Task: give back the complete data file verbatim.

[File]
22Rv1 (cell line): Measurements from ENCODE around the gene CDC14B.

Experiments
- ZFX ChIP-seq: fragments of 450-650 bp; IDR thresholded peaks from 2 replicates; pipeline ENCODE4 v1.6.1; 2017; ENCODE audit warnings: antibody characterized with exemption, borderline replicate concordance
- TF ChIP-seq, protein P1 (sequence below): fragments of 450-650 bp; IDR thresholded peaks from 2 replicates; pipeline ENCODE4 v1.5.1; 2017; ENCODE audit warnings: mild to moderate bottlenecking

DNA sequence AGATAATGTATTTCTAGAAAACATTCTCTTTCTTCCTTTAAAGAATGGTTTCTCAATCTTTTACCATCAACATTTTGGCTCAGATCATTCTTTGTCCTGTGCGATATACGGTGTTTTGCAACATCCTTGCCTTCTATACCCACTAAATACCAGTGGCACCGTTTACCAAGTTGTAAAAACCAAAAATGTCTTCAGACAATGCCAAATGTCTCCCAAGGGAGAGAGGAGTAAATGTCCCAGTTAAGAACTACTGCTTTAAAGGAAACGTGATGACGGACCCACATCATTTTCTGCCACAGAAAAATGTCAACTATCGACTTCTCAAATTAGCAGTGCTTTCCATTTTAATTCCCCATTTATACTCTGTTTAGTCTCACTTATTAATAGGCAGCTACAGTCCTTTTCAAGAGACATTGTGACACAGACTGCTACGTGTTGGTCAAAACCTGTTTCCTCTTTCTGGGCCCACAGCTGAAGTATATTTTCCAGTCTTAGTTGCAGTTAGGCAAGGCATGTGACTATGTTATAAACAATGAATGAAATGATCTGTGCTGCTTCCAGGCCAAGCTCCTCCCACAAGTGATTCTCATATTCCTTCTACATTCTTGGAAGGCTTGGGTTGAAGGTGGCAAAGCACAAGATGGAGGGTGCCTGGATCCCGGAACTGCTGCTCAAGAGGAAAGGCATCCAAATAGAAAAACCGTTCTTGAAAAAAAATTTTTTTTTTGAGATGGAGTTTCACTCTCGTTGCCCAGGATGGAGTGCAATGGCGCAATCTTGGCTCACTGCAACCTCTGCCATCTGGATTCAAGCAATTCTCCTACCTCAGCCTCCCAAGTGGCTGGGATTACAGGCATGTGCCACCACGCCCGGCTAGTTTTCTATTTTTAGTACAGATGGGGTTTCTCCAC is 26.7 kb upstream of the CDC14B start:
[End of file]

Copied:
22Rv1 (cell line): Measurements from ENCODE around the gene CDC14B.

Experiments
- ZFX ChIP-seq: fragments of 450-650 bp; IDR thresholded peaks from 2 replicates; pipeline ENCODE4 v1.6.1; 2017; ENCODE audit warnings: antibody characterized with exemption, borderline replicate concordance
- TF ChIP-seq, protein P1 (sequence below): fragments of 450-650 bp; IDR thresholded peaks from 2 replicates; pipeline ENCODE4 v1.5.1; 2017; ENCODE audit warnings: mild to moderate bottlenecking

DNA sequence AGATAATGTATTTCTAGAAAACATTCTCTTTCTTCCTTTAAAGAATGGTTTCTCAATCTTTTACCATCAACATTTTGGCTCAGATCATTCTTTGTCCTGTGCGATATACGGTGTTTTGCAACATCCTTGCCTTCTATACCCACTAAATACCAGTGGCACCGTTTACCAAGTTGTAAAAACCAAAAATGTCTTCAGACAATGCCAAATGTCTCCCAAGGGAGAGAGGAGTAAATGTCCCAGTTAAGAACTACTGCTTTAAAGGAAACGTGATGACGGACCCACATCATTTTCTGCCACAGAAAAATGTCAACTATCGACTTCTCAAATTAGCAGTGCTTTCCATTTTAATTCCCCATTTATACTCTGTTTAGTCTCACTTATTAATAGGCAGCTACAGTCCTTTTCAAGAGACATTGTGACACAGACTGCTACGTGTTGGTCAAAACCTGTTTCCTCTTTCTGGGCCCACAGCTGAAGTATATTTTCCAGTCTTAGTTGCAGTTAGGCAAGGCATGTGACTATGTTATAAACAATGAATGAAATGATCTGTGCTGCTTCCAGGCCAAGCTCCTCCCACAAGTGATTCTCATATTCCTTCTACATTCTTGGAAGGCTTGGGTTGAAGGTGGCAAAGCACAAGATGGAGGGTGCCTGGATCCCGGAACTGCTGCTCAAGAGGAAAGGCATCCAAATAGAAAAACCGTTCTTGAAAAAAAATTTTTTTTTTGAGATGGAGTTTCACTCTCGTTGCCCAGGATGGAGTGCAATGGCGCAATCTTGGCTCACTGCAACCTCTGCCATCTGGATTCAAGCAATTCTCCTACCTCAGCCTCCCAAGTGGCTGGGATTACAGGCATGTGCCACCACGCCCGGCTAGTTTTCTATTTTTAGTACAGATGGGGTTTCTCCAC is 26.7 kb upstream of the CDC14B start: